In Georgia Saakashvili was sentenced in absentia for abuse of office, Georgian authorities consider his appointment in Ukraine “absolutely unacceptable”. 

Ukrainian analysts also pointed at Saakashvili’s negative image in Russia that could possibly harm Zelenskyi’s negotiations on Donbas. 

What are the powers of the National Reform Council? After Volodymyr Zelenskyi took office, the Council and its Executive Committee did not work. 

Zelenskyi has now changed the Committee’s configuration. Its only head is Mikheil Saakashvili, his deputy is Oleksandr Olshanskyi. The President chairs the entire Council, his deputy is the Head of the Presidential Administration, Andriy Yermak.

It is hard to understand what actual weight Saakashvili will have if he has no other executive position but at the Executive Committee.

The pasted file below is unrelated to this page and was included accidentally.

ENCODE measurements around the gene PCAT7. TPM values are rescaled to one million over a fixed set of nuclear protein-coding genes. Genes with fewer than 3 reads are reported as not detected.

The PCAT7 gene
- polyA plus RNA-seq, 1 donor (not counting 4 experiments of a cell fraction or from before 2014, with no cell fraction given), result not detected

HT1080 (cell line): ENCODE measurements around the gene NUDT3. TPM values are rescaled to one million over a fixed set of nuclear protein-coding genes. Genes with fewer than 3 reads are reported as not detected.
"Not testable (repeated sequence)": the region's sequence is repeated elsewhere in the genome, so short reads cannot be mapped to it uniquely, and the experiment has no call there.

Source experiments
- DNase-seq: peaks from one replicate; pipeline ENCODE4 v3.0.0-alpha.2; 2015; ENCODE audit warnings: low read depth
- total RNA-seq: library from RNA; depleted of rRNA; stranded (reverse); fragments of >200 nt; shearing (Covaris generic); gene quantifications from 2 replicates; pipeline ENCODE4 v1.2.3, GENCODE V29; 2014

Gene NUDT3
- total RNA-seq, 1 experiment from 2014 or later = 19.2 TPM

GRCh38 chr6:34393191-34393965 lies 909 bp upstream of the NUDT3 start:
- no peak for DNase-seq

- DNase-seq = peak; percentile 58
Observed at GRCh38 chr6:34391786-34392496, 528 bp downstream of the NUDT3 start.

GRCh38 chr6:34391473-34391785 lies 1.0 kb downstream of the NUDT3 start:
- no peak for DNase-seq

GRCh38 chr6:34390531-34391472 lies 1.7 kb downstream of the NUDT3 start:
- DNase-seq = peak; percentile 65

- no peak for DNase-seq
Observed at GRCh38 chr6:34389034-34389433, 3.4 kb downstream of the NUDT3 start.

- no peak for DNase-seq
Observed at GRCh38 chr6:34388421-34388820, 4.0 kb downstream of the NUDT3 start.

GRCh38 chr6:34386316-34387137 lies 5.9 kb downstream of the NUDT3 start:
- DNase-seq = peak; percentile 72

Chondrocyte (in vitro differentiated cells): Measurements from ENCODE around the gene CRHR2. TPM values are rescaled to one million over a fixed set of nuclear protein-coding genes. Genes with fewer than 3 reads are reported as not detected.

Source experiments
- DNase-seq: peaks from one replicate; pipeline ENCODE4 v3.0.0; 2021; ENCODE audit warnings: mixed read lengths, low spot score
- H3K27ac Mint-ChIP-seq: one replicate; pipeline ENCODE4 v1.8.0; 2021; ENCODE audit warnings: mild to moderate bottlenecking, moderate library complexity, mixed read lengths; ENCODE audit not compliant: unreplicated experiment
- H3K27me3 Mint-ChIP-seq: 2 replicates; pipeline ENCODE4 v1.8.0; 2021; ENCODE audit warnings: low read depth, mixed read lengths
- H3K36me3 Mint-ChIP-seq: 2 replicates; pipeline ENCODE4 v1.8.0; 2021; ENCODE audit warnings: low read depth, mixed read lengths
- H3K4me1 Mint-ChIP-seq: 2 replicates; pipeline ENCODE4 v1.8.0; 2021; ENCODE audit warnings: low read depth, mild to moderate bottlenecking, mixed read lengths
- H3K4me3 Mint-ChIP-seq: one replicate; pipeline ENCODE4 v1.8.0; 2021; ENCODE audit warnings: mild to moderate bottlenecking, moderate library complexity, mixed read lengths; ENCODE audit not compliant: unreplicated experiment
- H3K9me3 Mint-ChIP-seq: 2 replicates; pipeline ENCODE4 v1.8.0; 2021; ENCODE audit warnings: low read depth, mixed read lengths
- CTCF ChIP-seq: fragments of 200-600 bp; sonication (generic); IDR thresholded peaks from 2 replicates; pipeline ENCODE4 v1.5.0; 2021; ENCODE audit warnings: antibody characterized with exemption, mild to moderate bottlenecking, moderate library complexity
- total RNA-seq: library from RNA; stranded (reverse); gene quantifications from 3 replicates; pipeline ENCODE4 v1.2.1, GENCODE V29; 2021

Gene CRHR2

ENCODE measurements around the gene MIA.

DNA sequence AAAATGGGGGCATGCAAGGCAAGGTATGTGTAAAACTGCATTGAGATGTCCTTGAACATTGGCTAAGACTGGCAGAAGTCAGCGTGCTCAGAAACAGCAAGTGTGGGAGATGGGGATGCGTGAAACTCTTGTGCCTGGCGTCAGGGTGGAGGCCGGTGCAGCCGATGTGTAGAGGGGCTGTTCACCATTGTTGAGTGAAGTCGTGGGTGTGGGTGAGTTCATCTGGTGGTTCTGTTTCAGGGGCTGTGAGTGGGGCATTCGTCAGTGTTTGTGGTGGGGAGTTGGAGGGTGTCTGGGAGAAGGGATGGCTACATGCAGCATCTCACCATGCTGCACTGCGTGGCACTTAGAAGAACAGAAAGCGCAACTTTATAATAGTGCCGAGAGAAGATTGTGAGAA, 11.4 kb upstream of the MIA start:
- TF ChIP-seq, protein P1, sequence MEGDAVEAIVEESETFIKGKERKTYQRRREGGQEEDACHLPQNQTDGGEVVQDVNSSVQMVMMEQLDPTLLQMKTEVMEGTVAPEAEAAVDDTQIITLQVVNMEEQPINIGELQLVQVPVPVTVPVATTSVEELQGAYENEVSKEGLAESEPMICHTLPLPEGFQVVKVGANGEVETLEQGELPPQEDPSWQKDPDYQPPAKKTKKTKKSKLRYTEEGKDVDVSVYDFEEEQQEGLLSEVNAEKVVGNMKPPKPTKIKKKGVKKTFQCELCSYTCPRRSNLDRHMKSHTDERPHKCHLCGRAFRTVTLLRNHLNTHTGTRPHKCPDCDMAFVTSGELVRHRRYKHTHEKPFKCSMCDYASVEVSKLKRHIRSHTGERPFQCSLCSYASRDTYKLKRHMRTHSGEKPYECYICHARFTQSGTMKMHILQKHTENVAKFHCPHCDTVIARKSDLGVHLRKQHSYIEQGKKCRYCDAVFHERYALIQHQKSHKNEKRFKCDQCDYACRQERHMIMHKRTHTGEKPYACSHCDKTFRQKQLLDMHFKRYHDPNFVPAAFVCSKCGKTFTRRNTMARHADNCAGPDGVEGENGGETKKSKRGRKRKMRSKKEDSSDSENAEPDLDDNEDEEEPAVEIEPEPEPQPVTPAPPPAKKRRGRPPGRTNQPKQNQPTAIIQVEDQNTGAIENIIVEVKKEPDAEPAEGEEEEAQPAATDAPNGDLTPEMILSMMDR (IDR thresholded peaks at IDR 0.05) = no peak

The Committee and its Head were granted several more powers that include representation of the Executive Committee and National Reform Council’s decisions in cooperation with other agencies chaired by the President, state agencies and local self-government.  

In hours that preceded Saakashvili’s appointment, head of the “Servant of the People” faction Davyd Arakhamia said that Saakashvili’s work at the National Reform Council can become more effective than it would be in the government.

“Within the National Reform Council there are representatives of three branches of power – the Office of the President, the government and the Parliament. Making reforms inside this triangle is realistic. (He) will facilitate reforms in Ukraine,” Arakhamia said.